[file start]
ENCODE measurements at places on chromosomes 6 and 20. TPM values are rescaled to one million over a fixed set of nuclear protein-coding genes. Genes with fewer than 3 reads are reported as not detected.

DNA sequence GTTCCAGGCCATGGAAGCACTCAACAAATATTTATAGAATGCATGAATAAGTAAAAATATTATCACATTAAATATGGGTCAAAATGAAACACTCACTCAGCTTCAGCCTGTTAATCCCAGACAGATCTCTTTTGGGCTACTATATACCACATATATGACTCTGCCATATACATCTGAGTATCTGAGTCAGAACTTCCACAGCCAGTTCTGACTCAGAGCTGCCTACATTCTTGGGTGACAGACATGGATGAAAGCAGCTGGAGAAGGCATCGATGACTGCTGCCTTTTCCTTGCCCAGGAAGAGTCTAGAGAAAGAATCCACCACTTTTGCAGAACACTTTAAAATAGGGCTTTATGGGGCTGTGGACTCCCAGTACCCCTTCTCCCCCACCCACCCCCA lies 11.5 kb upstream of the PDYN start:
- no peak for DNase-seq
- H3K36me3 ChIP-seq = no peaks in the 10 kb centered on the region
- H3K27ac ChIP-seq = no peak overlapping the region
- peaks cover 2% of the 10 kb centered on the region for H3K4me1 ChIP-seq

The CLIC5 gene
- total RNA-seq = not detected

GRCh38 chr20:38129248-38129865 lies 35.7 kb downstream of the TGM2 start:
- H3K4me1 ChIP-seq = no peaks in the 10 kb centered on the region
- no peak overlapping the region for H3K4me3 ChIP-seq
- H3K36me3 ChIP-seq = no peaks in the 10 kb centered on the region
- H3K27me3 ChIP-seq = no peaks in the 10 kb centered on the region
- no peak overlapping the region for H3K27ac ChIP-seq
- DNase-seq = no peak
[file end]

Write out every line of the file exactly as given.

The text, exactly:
ENCODE measurements at places on chromosomes 6 and 20. TPM values are rescaled to one million over a fixed set of nuclear protein-coding genes. Genes with fewer than 3 reads are reported as not detected.

DNA sequence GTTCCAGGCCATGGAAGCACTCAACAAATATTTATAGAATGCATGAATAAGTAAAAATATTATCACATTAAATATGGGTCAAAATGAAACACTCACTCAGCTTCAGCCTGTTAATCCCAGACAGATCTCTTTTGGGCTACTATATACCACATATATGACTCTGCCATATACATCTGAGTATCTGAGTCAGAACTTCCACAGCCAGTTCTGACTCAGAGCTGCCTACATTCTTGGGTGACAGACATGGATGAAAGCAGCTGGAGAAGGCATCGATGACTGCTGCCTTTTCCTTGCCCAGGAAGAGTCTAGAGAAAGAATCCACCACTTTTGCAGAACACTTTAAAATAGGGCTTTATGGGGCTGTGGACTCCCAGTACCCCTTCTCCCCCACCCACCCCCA lies 11.5 kb upstream of the PDYN start:
- no peak for DNase-seq
- H3K36me3 ChIP-seq = no peaks in the 10 kb centered on the region
- H3K27ac ChIP-seq = no peak overlapping the region
- peaks cover 2% of the 10 kb centered on the region for H3K4me1 ChIP-seq

The CLIC5 gene
- total RNA-seq = not detected

GRCh38 chr20:38129248-38129865 lies 35.7 kb downstream of the TGM2 start:
- H3K4me1 ChIP-seq = no peaks in the 10 kb centered on the region
- no peak overlapping the region for H3K4me3 ChIP-seq
- H3K36me3 ChIP-seq = no peaks in the 10 kb centered on the region
- H3K27me3 ChIP-seq = no peaks in the 10 kb centered on the region
- no peak overlapping the region for H3K27ac ChIP-seq
- DNase-seq = no peak